So, you want to change your workflow rules—specifically, where things are routed and who gets notified about new tickets. And in the first hour after deploy, you end up sending the CEO a thousand (1,000) notifications about tickets being assigned to them. At midnight.
Whoops. Should have used a sandbox.
Developers have been playing in sandboxes since the internet’s early-1970s toddlerhood. Then and now, these controlled computing environments allow developers to work privately, safe from real-world risks and ramifications. In light of the launch of Zendesk’s Premium Sandbox, here are three key ways in which using a sandbox can lead to a better product and more efficient agents.
Be creative without consequences
For developers and engineers, creativity means solving problems. A sandbox allows developers to play around — and make mistakes. Since this is not a production environment, they can train and practice, without fear of consequences. Creativity can flourish when you’re free to try out ideas and experiment, knowing there are no dangers or consequences.
A space like this is critical for innovation. Testing ideas live? Never the way to go. Agents would look at you and say, “I’ve got three-minute handle times. I can’t test this for you right now. I’ve got a backlog of tickets, and your app stinks, and we’re not going to use it.”
In a sandbox, so what if you accidentally send out a thousand emails? Since it’s to a test email, there won’t be a company all-hands to address the crisis, and your reputation with your customers won’t suffer.
Pretend to be your end user
A critical question is always: How does the end user experience this? How does the end user see things? If you don’t know, that’s a problem.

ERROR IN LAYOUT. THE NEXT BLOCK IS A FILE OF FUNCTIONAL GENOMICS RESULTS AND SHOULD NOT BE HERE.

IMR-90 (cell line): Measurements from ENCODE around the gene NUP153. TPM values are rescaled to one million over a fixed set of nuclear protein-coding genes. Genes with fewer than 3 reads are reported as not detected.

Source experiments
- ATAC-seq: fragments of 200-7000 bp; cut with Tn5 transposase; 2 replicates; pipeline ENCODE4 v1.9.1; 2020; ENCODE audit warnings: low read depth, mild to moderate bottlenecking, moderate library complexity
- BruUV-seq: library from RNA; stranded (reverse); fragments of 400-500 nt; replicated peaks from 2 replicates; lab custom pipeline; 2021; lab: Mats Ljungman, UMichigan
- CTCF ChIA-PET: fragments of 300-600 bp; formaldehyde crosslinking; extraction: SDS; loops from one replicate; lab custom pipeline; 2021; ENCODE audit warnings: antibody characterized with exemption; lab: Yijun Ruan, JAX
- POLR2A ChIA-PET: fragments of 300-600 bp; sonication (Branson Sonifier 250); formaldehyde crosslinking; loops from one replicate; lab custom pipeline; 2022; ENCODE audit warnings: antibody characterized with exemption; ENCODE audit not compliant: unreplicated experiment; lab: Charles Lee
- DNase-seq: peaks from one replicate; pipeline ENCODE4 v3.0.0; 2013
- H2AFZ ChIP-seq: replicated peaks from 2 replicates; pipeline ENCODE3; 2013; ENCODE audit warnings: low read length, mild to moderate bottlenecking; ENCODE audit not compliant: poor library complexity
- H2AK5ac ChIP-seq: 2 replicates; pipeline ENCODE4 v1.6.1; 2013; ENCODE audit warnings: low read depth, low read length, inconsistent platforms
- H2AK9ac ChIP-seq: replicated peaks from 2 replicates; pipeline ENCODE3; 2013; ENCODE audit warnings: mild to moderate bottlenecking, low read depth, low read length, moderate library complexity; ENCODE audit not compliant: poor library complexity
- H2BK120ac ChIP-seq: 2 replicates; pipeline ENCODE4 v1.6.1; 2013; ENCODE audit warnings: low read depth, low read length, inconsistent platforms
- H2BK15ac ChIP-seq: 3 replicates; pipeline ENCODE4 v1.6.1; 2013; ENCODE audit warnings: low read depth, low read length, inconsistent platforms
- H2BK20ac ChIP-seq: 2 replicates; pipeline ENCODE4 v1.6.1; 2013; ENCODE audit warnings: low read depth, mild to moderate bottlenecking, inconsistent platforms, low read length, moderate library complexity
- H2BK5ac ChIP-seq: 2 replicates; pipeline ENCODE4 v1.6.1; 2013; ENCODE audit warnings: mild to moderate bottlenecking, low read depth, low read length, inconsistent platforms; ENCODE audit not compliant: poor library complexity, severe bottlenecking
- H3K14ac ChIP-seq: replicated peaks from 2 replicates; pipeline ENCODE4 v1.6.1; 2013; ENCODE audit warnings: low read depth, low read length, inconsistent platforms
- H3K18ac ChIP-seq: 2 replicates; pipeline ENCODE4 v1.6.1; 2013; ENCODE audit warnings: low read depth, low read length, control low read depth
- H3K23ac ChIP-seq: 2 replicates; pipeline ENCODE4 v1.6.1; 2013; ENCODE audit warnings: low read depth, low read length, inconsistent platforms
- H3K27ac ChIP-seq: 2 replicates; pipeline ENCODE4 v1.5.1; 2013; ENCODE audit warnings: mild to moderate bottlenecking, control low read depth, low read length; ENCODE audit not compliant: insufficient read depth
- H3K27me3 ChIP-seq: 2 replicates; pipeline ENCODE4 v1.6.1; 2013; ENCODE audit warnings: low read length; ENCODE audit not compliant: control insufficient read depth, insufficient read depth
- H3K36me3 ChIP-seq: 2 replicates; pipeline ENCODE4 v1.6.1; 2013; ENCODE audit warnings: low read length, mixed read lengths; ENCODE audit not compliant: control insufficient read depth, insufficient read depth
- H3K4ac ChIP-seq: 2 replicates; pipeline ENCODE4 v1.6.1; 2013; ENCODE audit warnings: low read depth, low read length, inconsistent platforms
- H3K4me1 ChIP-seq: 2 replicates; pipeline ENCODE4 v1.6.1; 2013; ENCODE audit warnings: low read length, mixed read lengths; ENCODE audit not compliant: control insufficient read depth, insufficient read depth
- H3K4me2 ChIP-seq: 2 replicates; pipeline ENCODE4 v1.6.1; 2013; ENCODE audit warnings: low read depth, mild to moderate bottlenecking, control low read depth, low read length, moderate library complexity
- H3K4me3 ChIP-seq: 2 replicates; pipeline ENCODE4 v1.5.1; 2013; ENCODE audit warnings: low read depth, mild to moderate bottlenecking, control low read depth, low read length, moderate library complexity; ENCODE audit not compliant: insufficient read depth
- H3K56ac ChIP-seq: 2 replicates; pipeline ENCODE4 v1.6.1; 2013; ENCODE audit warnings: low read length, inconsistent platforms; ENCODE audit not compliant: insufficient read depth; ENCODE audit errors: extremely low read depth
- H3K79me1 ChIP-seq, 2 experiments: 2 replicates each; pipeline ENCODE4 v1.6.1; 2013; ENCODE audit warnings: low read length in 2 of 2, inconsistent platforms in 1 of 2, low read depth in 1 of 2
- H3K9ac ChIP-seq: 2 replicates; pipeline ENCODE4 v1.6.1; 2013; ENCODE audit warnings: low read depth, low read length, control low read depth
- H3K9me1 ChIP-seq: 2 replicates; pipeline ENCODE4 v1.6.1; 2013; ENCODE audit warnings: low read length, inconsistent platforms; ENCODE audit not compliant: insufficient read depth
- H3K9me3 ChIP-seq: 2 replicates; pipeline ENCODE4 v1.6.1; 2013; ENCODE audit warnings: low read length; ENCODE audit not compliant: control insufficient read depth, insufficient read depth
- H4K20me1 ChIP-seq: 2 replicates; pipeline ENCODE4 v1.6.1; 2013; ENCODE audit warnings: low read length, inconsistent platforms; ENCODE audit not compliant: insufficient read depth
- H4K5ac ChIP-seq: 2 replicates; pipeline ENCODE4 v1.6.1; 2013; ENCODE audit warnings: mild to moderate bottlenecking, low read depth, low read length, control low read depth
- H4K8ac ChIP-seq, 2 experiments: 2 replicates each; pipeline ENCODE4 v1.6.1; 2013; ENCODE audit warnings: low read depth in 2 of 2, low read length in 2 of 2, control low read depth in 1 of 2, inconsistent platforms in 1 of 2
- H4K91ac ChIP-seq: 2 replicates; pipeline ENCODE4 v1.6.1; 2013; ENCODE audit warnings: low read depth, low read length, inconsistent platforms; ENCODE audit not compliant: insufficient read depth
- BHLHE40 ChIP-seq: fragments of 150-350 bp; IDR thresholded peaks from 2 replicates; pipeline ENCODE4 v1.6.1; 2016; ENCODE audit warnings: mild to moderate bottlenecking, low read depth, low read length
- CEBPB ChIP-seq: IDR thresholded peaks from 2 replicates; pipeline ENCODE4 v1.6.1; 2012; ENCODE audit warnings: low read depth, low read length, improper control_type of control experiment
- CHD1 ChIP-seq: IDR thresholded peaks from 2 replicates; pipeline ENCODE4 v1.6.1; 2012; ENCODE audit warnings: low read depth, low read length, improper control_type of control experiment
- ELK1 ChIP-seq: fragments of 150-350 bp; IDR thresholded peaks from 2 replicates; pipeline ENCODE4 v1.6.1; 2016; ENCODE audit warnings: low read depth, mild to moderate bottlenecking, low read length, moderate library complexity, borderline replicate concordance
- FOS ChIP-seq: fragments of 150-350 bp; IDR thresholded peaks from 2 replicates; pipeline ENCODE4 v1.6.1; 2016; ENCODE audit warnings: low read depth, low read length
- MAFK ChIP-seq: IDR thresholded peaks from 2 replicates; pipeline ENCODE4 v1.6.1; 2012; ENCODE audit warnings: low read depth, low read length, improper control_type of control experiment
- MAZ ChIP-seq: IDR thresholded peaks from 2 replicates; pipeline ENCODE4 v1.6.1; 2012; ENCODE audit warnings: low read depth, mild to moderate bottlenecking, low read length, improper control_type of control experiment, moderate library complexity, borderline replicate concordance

When you’re working with third-party integrations, you’ve got to sit there and do your best to engage with it as an agent would.
Set up a production environment and then use fake email address: The goal is to see the full flow of everything, to enable the agents themselves to run the full flow and see the results. You the developer must pretend to be an end user so the agents can then do the same, sending stuff into the Sandbox to see it how the end user sees it.
How do the end users get the emails? How is the email formatted? What data is being put in there? You’ve got a full 360-degree testing where you can be everybody in the chain.
Take notes. Watch where people look at things and see how they go through tickets. Pretend to be a customer, too. See how that interaction feels based on all that data.
The Sandbox allows you to be the end user to your own system.
Configure apps accurately — the first time
Chances are you’re familiar with this scenario: An app is released. Two weeks later, feedback rolls in: “Our agents hate this.” Turns out a bunch of managers and engineers got together and designed something that, say, prioritizes email in the layout. One big problem… The agents in question don’t want to see the customer’s email address. What they need to see first is the orders.
Inevitably, this is what happens when you don’t test applications in a sandbox.
People sometimes forget that the sandbox holds the data. If you’re building applications for your agents to use, it allows you to figure out how to lay things out in a way that works for the agent. Get the data the agent needs the most first. If the ticket’s about orders, show orders first. If the ticket’s about a refund, show the refund data first. Sandbox allows you to test some of these layouts. The agent can then come back, look at it, and go “No, that should be up here. That should be over here.”
When developers do the opposite and say, “I built this. Does it work for you?” the risk is huge. If an app doesn’t work for agents in production, they’re not going to play with it because they’re too busy actually trying to solve problems. With a sandbox, you’re allowed to take agents out for trial runs and watch them use an app.
The benefits of a sandbox boil down to this: an environment to train your agents and have app developers and third-party integrators test stuff. At the same time, your agents are also testing the UX design and trying to get that idea of how to make everything fly down the middle — and with the least amount of resistance.